Blanco Y Negro/xl/baggars Banquet
By: Eric Greenwood
Flirting with that ever-so-English world of whimsical pop, the Mull Historical Society dresses itself in a cloak of many colors, each one representing a different musical flavor. Like its Welsh counterpart, Super Furry Animals, Mull Historical Society relishes its offbeat fancy with an arsenal of hooks and unpredictable musical tangents.
Songwriter and vocalist Colin MacIntyre prefers his pop in the grand English tradition: cheerfully bombastic. MacIntyre clearly learned more from McCartney than he did Lennon in his Beatles upbringing, if his bright, boastful pop is any indication. He's a multi-instrumentalist with a penchant for odd noisemakers and soaring melodies. And his tongue is always planted firmly in his cheek. Those Brits- always with the irony.
"Public Service Announcement" is a rather subdued introduction to MacIntyre's kaleidoscopic world, but the pomp and circumstance of his arrangement should clue any listener in that he doesn't have an indie bone in his body. His music is joyously self-indulgent, layering multiple vocal tracks on top of concurrent melodies and myriad instruments. If there's a flaw it's MacIntyre's somewhat nasally voice, which seems more suited for a maudlin pop act than a hipster-be-damned display of jaunty kitsch.
"Watching Xanadu" is a psychoanalyst's dream with its infectious sing-ability yet darkly comedic lyrics- not to mention its references to Olivia Newton-John. MacIntyre masterfully juxtaposes isolating, contradictory lyrics against a backdrop of camp and frivolousness: "sit on your world/if I could just do what you do/if I could just be what you don't want me to be/you know it really doesn't matter it really does." The over-the-top pomposity of songs like "Instead" separates the genius from the overly ambitious. The children's choir is wholly unnecessary. Really.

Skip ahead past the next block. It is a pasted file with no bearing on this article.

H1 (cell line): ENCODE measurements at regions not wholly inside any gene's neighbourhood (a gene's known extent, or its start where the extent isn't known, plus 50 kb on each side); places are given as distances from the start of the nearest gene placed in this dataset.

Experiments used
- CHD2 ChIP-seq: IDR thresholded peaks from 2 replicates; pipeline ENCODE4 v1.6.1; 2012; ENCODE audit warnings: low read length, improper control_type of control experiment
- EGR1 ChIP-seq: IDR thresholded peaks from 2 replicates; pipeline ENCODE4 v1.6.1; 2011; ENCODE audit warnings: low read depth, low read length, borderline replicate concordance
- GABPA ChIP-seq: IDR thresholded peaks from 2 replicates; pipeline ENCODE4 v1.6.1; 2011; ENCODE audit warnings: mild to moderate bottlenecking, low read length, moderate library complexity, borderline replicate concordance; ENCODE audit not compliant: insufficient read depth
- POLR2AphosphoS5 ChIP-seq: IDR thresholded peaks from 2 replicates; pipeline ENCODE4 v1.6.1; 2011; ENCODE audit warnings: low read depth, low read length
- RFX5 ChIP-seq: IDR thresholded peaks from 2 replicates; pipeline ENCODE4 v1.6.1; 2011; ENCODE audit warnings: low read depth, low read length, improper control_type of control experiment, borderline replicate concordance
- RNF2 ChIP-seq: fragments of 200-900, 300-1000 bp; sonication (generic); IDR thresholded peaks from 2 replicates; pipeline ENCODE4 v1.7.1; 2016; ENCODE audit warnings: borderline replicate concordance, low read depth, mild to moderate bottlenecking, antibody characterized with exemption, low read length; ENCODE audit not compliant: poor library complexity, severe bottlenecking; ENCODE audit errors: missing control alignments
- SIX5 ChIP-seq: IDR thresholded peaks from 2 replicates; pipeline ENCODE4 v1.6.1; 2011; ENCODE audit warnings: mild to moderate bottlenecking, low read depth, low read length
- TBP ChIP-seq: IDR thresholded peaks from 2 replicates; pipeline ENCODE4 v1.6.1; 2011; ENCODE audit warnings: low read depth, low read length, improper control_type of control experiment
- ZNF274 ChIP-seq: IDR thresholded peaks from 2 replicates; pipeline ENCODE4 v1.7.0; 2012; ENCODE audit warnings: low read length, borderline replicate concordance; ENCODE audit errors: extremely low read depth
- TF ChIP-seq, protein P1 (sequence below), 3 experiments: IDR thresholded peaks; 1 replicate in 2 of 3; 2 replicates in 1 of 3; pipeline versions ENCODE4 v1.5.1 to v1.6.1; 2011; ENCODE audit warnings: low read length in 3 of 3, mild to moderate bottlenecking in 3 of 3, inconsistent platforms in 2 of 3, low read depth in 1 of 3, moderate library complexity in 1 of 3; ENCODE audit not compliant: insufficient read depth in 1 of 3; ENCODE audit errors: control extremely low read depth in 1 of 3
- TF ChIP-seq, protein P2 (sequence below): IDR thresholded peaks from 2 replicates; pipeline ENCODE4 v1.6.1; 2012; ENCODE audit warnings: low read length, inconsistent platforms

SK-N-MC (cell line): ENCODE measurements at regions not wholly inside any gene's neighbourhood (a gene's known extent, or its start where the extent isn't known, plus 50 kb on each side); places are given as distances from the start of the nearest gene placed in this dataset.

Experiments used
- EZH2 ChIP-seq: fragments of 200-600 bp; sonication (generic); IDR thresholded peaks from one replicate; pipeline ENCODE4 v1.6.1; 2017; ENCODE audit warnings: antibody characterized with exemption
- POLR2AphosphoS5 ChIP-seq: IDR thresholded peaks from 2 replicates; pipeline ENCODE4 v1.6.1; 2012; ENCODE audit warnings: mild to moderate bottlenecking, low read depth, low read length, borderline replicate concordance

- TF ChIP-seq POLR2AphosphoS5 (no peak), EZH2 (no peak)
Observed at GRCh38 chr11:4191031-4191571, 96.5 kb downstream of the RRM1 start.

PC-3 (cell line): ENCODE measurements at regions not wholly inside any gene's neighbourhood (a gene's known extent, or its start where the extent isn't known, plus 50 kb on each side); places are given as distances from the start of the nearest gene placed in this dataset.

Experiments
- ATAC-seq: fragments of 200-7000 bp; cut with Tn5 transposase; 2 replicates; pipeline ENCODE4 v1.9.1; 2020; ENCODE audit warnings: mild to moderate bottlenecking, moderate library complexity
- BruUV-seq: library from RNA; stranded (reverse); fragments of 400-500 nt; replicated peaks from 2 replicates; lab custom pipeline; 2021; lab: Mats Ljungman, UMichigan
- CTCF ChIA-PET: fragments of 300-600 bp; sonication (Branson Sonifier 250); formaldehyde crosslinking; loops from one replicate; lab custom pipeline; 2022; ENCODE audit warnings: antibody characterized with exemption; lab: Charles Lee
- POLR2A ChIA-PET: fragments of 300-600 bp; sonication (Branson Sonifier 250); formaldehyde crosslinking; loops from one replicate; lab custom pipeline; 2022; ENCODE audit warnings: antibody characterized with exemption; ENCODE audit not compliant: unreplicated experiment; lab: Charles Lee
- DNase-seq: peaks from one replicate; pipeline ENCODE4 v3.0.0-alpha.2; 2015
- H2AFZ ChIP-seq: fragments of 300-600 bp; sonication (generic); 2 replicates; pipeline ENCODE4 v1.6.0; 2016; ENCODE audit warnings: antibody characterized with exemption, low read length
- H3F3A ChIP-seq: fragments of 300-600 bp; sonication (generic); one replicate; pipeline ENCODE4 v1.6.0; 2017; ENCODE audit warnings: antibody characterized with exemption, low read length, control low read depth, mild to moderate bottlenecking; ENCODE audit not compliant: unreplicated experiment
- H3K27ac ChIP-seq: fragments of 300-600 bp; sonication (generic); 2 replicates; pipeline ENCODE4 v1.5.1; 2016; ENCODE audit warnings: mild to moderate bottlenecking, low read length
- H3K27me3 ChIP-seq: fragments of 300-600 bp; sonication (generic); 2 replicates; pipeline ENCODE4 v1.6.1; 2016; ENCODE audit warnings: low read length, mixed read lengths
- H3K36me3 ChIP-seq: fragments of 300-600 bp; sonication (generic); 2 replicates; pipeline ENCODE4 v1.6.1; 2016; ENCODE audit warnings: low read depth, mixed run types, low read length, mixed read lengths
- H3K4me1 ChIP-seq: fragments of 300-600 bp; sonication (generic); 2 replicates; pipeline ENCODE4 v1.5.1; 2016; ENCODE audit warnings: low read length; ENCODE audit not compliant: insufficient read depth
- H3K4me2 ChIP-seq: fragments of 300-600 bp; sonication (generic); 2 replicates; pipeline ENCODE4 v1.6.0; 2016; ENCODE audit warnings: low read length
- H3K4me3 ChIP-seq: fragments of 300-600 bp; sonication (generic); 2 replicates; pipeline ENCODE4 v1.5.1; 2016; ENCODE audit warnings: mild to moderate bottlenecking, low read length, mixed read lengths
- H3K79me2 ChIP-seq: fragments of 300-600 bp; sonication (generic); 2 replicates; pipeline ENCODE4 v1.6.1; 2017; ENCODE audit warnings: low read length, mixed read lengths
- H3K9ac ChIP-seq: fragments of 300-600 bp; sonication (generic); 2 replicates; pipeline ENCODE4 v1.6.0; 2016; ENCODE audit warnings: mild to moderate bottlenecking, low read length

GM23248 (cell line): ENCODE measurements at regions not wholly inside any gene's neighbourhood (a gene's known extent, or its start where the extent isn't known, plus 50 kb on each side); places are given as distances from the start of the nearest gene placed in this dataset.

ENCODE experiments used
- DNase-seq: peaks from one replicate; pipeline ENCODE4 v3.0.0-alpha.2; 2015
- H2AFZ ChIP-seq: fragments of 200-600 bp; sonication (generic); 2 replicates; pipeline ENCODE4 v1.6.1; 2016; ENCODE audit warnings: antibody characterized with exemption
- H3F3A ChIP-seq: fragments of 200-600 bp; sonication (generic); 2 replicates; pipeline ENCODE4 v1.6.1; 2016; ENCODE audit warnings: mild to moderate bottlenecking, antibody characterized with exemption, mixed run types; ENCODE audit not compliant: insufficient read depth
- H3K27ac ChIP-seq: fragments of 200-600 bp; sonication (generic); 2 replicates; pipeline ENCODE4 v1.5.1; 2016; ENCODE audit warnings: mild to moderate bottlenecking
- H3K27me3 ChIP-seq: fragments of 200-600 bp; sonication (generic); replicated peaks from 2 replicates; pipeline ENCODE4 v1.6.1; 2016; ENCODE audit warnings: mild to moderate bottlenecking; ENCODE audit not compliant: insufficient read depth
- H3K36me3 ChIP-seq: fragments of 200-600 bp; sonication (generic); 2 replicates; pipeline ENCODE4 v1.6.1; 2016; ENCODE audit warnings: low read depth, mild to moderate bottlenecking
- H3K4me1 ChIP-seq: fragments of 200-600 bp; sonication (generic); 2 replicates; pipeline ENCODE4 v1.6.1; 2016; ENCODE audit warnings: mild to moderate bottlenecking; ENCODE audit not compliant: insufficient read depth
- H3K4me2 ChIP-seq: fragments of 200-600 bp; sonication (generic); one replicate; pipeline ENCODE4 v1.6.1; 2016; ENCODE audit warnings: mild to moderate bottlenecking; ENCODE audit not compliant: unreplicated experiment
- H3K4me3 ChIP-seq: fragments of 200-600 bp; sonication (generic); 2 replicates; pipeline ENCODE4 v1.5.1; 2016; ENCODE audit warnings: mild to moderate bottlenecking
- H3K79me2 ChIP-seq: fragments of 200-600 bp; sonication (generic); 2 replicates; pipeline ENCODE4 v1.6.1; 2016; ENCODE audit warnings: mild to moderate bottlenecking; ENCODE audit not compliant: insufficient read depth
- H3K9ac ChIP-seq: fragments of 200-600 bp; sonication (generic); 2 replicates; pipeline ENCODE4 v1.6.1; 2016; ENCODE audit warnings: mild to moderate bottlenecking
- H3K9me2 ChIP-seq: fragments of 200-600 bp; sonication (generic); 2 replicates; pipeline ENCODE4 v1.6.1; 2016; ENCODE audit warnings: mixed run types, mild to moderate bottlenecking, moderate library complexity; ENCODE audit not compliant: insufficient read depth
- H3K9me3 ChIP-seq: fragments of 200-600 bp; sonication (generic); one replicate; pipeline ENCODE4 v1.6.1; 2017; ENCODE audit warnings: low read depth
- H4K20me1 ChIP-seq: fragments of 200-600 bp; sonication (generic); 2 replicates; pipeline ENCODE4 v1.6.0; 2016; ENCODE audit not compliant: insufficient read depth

When MacIntyre tries to be soulful as on "I Tried" he trips over his own inability to let the music speak for itself. He piles so many ridiculous sounds on top of one another that he sucks the blood right out of the tune. Someone needs to tell him that the silly keyboard sound effects aren't working. "Barcode Bypass" is probably the album's best hope. It's by far the most simplistic arrangement, focusing on MacIntyre's languid vocal melody. But just when you're ready to add some points to his column, he's got to go on and drag it out for seven bloody minutes.
"Only I" is Elton John by way of Liberace on Quaaludes. Cue the dramatic horn section. Just in time. And here is the background chorus of falsetto "ooh ooh ooh's." I guess when you take into account that this guy is from a dreary, remote Scottish island some of this starts to make sense. "Animal Cannabus" threatens to rock with its driving bass line and MacIntyre's punch-drunk vocals. It could easily be a single. Well, in England, anyway. It's far too weird for the U.S. charts. Actually, almost every song on here could be a single, if MacIntyre would calm down and focus. A good hook works wonders by itself. No need to drown it in superfluous instrumentation.
MacIntyre clearly has talent sweating out of his pores, but it's the self-defeating kind. Loss is an interesting album musically and intellectually, but it's not one you'll turn to for pleasure very often. There are hooks and melodies galore, but they're stymied by gratuitous self-indulgence. MacIntyre's got the chops to make a great album, but this is not it. This is just a promising album.